December 13, 2012
Digest: An individual who is a part-time judge and has a co-judge may not also serve in the same court as a part-time court attorney.
Rules: 22 NYCRR 100.2; 100.2(A); 100.3(A); 100.6(B)(4); Opinions 11-92; 03-22; 98-113 (Vol. XVII).
The inquirer asks whether he/she may serve simultaneously as a part-time judge and a part-time court attorney in the same court. The inquirer states that two judges preside in that court, and suggests their duties could be divided so that one judge would handle civil, and the other criminal matters.
A judge must always avoid even the appearance of impropriety (see 22 NYCRR 100.2), and must always act to promote public confidence in the judiciary’s integrity and impartiality (see 22 NYCRR 100.2[A]). Indeed, a judge’s judicial duties take precedence over all of the judge’s other activities (see 22 NYCRR 100.3[A]). A part-time judge may nonetheless accept public employment in a federal, state or municipal department or agency, provided that such employment is not incompatible with judicial office and does not conflict or interfere with the proper performance of the judge’s duties (see 22 NYCRR 100.6[B]).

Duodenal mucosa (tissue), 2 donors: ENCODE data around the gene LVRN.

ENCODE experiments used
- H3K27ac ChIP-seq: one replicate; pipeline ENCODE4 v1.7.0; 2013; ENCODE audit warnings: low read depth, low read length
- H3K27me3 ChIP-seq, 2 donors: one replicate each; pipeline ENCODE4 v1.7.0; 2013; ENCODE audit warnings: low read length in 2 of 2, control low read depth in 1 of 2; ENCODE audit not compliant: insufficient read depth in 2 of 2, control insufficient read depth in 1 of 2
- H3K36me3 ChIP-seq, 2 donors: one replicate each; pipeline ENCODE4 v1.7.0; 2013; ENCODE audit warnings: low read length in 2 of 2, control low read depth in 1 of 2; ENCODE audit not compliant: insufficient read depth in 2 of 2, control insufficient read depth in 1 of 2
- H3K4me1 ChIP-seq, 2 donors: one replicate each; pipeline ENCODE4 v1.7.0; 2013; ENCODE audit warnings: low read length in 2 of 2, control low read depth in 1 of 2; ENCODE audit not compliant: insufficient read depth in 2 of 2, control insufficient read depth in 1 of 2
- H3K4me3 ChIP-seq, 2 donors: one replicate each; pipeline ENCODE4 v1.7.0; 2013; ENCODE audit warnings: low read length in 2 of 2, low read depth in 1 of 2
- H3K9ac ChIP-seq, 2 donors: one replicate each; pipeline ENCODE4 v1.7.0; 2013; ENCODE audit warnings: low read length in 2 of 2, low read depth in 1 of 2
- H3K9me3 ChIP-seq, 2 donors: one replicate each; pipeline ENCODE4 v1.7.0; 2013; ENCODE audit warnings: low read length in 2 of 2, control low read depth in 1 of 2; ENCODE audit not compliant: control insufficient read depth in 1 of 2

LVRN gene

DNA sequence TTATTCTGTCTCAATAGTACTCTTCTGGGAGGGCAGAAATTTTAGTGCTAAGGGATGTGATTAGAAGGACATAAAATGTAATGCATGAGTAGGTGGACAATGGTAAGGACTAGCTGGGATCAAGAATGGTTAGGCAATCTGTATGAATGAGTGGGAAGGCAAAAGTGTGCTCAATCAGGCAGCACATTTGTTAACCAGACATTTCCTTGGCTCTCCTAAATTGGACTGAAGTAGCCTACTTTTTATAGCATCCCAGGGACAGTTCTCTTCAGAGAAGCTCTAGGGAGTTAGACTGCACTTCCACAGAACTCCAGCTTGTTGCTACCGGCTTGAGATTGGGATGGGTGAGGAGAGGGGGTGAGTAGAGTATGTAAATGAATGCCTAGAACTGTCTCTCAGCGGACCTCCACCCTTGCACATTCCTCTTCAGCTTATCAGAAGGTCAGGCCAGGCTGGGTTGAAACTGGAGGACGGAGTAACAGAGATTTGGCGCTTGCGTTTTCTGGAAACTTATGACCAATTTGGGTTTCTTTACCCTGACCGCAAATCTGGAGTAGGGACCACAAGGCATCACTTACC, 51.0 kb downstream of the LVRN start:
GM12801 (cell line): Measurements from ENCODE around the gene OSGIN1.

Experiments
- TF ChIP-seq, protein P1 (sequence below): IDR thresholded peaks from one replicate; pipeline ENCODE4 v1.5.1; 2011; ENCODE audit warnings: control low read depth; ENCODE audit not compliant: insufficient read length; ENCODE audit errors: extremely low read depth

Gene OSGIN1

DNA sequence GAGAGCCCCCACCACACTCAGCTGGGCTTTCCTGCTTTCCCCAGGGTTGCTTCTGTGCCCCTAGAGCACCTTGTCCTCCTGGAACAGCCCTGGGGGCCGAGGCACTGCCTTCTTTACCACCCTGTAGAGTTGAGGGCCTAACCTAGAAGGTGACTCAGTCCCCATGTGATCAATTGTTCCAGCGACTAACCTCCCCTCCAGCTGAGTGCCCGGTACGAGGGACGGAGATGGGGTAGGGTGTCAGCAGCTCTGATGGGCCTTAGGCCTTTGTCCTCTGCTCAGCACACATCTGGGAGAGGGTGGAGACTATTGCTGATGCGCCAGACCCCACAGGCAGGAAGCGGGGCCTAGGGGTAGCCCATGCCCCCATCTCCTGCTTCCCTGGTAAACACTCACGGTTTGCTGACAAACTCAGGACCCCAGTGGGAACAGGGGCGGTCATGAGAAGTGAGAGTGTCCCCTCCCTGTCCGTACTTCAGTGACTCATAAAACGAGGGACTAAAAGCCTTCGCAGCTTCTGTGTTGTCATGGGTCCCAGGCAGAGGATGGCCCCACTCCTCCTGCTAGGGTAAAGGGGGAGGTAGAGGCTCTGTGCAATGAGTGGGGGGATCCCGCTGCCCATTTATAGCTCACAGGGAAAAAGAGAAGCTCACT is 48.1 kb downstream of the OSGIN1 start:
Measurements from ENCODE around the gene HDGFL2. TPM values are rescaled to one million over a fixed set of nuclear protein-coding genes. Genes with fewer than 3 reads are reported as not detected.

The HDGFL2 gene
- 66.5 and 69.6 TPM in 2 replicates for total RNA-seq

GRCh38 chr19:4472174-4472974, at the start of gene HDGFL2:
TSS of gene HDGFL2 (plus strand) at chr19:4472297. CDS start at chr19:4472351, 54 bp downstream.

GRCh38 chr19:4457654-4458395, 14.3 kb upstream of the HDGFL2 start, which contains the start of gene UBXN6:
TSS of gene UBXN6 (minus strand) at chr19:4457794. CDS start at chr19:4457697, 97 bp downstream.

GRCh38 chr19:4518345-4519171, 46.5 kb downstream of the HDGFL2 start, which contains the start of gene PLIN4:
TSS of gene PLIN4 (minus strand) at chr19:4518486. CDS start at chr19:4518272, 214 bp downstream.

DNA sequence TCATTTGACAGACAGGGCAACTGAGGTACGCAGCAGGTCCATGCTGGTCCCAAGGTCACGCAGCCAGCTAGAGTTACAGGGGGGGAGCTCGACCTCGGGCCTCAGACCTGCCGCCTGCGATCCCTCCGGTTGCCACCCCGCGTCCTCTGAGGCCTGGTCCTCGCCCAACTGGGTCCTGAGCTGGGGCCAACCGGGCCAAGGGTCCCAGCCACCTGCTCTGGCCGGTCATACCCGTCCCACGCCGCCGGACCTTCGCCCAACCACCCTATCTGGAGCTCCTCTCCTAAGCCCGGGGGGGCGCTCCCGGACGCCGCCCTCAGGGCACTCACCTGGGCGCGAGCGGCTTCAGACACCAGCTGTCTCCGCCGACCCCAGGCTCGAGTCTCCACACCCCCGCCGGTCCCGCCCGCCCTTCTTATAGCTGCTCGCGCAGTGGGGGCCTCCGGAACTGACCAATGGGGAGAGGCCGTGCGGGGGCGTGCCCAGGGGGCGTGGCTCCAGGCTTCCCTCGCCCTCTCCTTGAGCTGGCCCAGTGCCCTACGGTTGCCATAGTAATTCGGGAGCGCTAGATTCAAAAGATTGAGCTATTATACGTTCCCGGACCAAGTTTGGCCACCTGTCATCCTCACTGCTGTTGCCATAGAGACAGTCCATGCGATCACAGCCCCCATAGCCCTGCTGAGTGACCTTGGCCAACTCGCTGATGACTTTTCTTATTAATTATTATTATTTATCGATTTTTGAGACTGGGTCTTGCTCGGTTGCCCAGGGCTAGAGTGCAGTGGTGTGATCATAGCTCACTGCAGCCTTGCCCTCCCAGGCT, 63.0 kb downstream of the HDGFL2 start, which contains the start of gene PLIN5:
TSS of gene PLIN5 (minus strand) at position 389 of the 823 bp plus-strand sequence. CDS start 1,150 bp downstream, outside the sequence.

The Committee has previously advised that a judge in a two-judge court may not also serve as that court’s clerk because the positions are ethically incompatible (see Opinions 03-22; 98-113 [Vol. XVII]; see also Opinion 11-92 n.2 [reaffirming this view]).
The positions here are likewise ethically incompatible, because the inquirer would be simultaneously his/her co-judge’s peer in his/her capacity as a judge; and his/her co-judge’s subordinate in his/her capacity as a court attorney (see generally Opinions 03-22; 98-113 [Vol. XVII]; cf. 22 NYCRR 100.3[A] [judicial duties take precedence over all other activities of a judge]). The Committee therefore concludes that it is impermissible for an individual to serve as a part-time judge while also serving as a part-time court attorney in the same court which has a co-judge (see generally 22 NYCRR 100.6[B]).
The inquirer’s proposed allocation of the workload between the two judges does not address the underlying incompatibility of the offices, and it therefore does not change the result.